Interesting discussion of what leadership actually looks like! http://majorium.wordpress.com/2011/12/15/seven-ways-to-lead-by-example/
For most of 2011, national lawmakers in Washington, DC have invested what seems to have been the vast majority of their time, and our attention, on the need to get the debt ceiling raised and the nation’s revenues and expenses aligned. Meanwhile, the economy flounders because business executives in the United States, and increasingly globally, have little or no confidence in the direction or stability of the legal and economic arena. Uncertainty like that makes strategic investing in jobs and in job-creating expansion risky and seemingly unwise. The debt ceiling crisis is a symptom of a much more difficult problem, the mismatch between overspending and too little revenue.
Political rhetoric out of Washington, DC is simply lip service meant to placate the itching ears of the electorate. Politicians have devolved into re-election machines focused on the next election cycle as soon as the last one is over. Most members of the U.S. House and Senate simply have no experience or education that would allow them to create effective policy for most of the topics they must address. So, with no basis for for developing, debating, and implementing effective solutions to the problems the nation needs them to address, elected and appointed decision makers in Washington seem inclined to simply parrot back the words the electorate and self-serving advisors and lobbyists beg them to say.
A full 25% of elected members of the U.S. House of Representatives and Senate have no work experience outside of elected office. They get elected and re-elected because that is what they know how to do. Another 25% are attorneys, but most of them know nothing about job creation and getting the economy moving, other than the potential knowledge and experience of legal matters related to employment and business expansion.
Creating jobs and growing the economy requires one element missing from the U.S economy today; that missing link is the willingness to risk. The uncertainty created by the Washington bureaucratic machine is a consequence of a leadership void and the absence of a rudder and a keel for the ship of state and the barge of business. Until people in positions of leadership take the risk associated with actually leading, investors and business executives will continue to hoard cash and pursue hard assets rather than doing the dance they have all learned called entrepreneurship, innovation, and business and economic growth. Attempts at economic recovery may continue to prove comparatively fruitless in an environment lacking leadership and brimming over with uncertainty.
Written August 3, 2011 on the road to Halong Bay from Hanoi, Vietnam
In the July 18, 2011 issue of Time, Joel Stein reflected on air travel with children and other sometimes-awkward realities. Mr. Stein suggested that airlines offer a section at the rear of coach for passengers traveling with young children. On a flight to Tokyo today, a passenger reminded me of the article; Mr. Stein recognized the realities of air travel for those of us who do not travel with children of our own, but frequently travel with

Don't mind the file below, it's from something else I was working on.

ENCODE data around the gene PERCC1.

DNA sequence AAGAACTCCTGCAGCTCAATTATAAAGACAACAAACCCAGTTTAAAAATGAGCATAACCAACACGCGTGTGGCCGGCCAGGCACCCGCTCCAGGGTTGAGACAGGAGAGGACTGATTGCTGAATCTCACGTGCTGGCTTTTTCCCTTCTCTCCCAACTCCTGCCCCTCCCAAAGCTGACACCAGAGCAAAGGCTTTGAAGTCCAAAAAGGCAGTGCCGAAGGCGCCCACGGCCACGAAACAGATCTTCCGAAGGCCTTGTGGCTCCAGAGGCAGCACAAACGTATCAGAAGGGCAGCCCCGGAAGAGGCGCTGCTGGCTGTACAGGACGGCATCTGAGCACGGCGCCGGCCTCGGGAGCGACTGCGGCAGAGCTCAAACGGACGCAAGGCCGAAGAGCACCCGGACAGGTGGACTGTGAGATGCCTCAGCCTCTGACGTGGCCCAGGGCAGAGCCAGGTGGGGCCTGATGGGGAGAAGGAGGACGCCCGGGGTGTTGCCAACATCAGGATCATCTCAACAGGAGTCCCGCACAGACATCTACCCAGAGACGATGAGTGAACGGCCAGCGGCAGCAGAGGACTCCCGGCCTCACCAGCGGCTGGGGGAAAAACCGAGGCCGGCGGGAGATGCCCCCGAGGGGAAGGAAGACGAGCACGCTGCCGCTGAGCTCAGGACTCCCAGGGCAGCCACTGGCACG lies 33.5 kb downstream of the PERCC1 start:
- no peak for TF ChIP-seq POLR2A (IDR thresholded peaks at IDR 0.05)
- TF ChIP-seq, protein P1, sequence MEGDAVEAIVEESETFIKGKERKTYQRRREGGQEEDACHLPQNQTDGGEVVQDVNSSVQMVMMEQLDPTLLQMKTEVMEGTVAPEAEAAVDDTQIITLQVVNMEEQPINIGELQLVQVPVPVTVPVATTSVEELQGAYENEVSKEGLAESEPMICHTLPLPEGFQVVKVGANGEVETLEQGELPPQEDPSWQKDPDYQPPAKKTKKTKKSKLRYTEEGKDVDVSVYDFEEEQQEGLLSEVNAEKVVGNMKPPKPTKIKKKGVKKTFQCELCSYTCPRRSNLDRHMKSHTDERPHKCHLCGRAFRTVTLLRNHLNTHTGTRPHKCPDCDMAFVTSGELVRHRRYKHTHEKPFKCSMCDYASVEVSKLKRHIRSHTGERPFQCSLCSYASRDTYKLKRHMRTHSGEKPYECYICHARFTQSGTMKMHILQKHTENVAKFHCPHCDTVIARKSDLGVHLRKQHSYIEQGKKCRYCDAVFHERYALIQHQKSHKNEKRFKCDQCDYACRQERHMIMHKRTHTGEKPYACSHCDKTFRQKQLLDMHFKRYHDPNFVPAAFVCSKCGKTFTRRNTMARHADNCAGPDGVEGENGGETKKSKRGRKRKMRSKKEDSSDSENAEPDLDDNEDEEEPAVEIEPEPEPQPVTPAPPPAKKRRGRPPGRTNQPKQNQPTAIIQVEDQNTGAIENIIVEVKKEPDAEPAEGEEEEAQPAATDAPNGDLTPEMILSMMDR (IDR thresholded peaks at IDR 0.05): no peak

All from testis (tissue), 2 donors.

passengers who travel with their children, and the realities of those parents who travel with their children. Sometimes, passengers who travel without their children simply act like children. Sometimes, a reality check is healthy, but we do not always see consensus on what reality is.
Somehow, the debate on whether to raise the debt ceiling in the U.S. and, if so, by how much has devolved into politics. It is no longer about differences between political parties because, and the reality is, consensus within the two dominant parties in Washington, DC is, at best, poorly
defined and, more likely, hard to find at all. Pundits want to make the debate a Republican versus Democrat battle, but strong disagreement on a way forward seems just as present with each party as across party lines.
Blog postings by colleagues of mine point out how many times the U.S. Congress raised the debt ceiling during presidential administrations dating back to Ronald Reagan, as if a history of doing anything is a compelling argument for continuing to do something. With that kind of thinking, as the current television commercial suggests, people would still think the world is flat (actually it says that without innovation the world would be flat – preposterous since it never was flat – but that is a topic for another day).
The national debt of the United States has never been higher and has never been a larger percentage of the nation’s Gross Domestic Product. Some people believe that the United States needs to take steps to control it’s national debt before the United States faces a debt crisis like Greece and other European nations. I suspect in a de-politicized arena most representatives elected to national office in the United States might actually
agree that growth in the nation’s national debt cannot continue indefinitely, but we would find, and are observing, strong disagreement on how and when to resolve a potential debt crisis. Whether our representatives like it or not, they campaigned long and hard to be in the position in which they find themselves. Perhaps next time they will be careful what they ask for or, perhaps, we simply have the wrong people, collectively, in office.